obituary header
Welcome to the memorial page for

Lester Weil Wainer

March 12, 1925 ~ May 3, 2017 (age 92)
Lester Weil Wainer, age 92, passed away on May 3, 2017 in his birthplace and hometown New Orleans, Louisiana. He was born to Harry Elias and Hannah Lichenstein Wainer. He attended Cohen Elementary, Fortier High, and Tulane University.
    He grew up bouncing between the loving homes of his brothers and sisters: Uri, Rody, Daisy, Manny, Buzzy, and Sarah. And he shared lasting relationships with all of them. When he told stories of his childhood, he often spoke of the interesting people he’d met along the way, and the local changes due to modernization (including the iceman’s deliveries by cart and donkey, the family’s first television which he and his brothers assembled on the sidewalk, and the 2 nickels his dad gave him to go to the movie and buy popcorn).
     His laidback personality paired with the warm, nurturing, cadence of New Orleans shaped him into the Lester we all adored. During World War II, he enlisted in the U.S. Navy at the age of 17 and was sent off by his entire family at the train station. He served his tour of duty in the South Pacific as a radar man aboard the U.S.S. CLAY APA39. During that time, he "enjoyed" freeze dried meals, and he was forced to sleep in one position all night with his feet slung over the end of his bunk.
    After serving his country, Lester joined his family in many successful business ventures. Some of their endeavors included: fur trading, mortgage, real estate, long distance phone services, and of course the very popular, “upside down” pickle business.
     In 1956, after a 6-week courtship, he married his true love, Beverly Smith, of Atlanta Georgia. They were married just over 60 years and lovingly raised three kids: Kim Wainer Kline of Dallas, Bruce Wainer of New Orleans and Teri Wainer Tanenbaum of New Orleans. As they grew up, they made many memories, and some of his fondest were grabbing sno-balls on a summer night, crabbing on Lake Pontchartrain, and playing games in the streets with cousins and the neighborhood kids. All of this, reminiscent of his own childhood.
     As his kids grew older, he would often share advice on how to best navigate New Orleans, providing details such as who lived where, what shaped the landscape, and how to eat right (and where). In doing so, he always put a positive spin on the situation. Lester believed that looking someone in the eye and listening to them would create everlasting connections and relationships. He made friends easily….often over coffee or food at his neighborhood joints. And these friends often became a fixture in his life.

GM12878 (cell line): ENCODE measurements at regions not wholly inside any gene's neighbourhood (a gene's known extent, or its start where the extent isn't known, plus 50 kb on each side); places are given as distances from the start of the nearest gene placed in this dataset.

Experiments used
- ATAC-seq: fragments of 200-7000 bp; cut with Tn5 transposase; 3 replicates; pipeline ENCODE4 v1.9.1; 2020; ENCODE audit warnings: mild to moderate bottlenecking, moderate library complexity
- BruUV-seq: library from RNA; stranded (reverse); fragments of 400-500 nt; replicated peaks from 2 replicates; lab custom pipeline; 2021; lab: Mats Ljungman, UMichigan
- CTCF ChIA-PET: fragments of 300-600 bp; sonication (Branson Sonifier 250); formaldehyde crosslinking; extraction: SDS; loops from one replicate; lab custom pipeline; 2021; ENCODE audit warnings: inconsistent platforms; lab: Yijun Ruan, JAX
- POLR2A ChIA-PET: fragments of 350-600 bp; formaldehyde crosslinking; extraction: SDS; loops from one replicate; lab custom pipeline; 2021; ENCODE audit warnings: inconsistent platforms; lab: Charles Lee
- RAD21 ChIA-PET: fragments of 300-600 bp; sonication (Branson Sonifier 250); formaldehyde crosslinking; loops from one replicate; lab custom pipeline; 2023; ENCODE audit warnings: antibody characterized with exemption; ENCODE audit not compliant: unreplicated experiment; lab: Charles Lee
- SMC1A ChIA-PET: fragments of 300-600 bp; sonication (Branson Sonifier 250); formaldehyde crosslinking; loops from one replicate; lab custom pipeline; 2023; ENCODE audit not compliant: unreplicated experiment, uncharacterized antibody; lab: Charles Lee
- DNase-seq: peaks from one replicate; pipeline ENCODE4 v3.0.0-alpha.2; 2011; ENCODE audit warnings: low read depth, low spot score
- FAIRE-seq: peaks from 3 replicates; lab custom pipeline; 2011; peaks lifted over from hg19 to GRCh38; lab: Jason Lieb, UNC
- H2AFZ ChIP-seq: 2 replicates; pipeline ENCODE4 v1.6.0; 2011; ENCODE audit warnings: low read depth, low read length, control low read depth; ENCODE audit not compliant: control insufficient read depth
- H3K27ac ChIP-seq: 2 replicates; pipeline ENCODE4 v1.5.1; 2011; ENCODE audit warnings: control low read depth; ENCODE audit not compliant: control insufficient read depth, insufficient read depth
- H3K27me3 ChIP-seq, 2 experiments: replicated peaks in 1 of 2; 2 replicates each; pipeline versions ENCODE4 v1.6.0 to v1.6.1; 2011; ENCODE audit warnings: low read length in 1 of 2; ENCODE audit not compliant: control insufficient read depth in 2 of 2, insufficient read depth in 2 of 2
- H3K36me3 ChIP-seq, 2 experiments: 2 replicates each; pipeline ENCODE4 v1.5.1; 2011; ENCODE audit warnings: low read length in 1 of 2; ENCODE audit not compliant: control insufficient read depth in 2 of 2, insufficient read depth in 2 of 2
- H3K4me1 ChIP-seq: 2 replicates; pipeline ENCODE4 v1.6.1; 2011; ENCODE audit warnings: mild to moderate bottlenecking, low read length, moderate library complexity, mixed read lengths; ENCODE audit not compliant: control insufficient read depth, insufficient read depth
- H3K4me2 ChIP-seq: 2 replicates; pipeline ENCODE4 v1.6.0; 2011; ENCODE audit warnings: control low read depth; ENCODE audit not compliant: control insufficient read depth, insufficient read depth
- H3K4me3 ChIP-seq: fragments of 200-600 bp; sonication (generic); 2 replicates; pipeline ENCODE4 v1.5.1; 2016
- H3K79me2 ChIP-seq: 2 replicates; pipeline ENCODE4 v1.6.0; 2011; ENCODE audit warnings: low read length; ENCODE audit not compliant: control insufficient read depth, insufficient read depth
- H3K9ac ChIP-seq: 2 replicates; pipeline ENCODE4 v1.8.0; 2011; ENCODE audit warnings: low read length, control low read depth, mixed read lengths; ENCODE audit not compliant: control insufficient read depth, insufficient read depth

He always lived sharing his whole heart, giving love unconditionally. This rubbed off on everyone he encountered. He also had an extremely generous spirit, believing in “Tzedakah”. He often quipped, ”If you are more fortunate than others, build a longer table to include more people." He worked with many organizations, served on many boards and helped fundraise for numerous Jewish and local causes.
     During his life, Lester enjoyed many hobbies, including golf, tennis, poker, bridge, maj, dancing, badminton, fishing, sailing, football, and of course eating (fried oysters!). He also loved travelling and did so extensively. Later in life he enjoyed Camden, Maine, which became his second home. 
     However, his favorite thing to do in the whole world was spend time with his family and dear friends. He especially adored being with his grandchildren (Zac Tanenbaum, Blair Tanenbaum, Corbin Tanenbaum, Ali Tanenbaum, Courtney and Aaron Abramovitz, Josh and Marcelle Wainer), his son-in-law Rian and his daughter-in-law Ellie.  
      Lester felt blessed to be part of the Wainer family and to have so much happiness and love. He often spoke of his contentment at all that his life had brought him. Our hearts remain full with his love, his smile, and his twinkling eyes. He is survived by a community that loved him and are better off for knowing him. A private graveside service was held in his honor. The family will welcome visitors at 301 Rue St. Peter, Metairie at the following times: Friday May 5th from 3pm to 6pm, Saturday May 6th from 6:30pm to 9pm, and Sunday May 7th from 1pm to 4pm. In lieu of flowers, contributions are welcome to the World War II Museum of New Orleans, Jewish Endowment Foundation of Louisiana or Gates of Prayer Synagogue..
Condolences may be expressed online at THARP-SONTHEIMER-THARP of Metairie is in charge of arrangements.

 Service Information

A service summary is not available

© 2018 Tharp-Sontheimer-Tharp Funeral Home. All Rights Reserved. | Privacy Policy | Terms of Service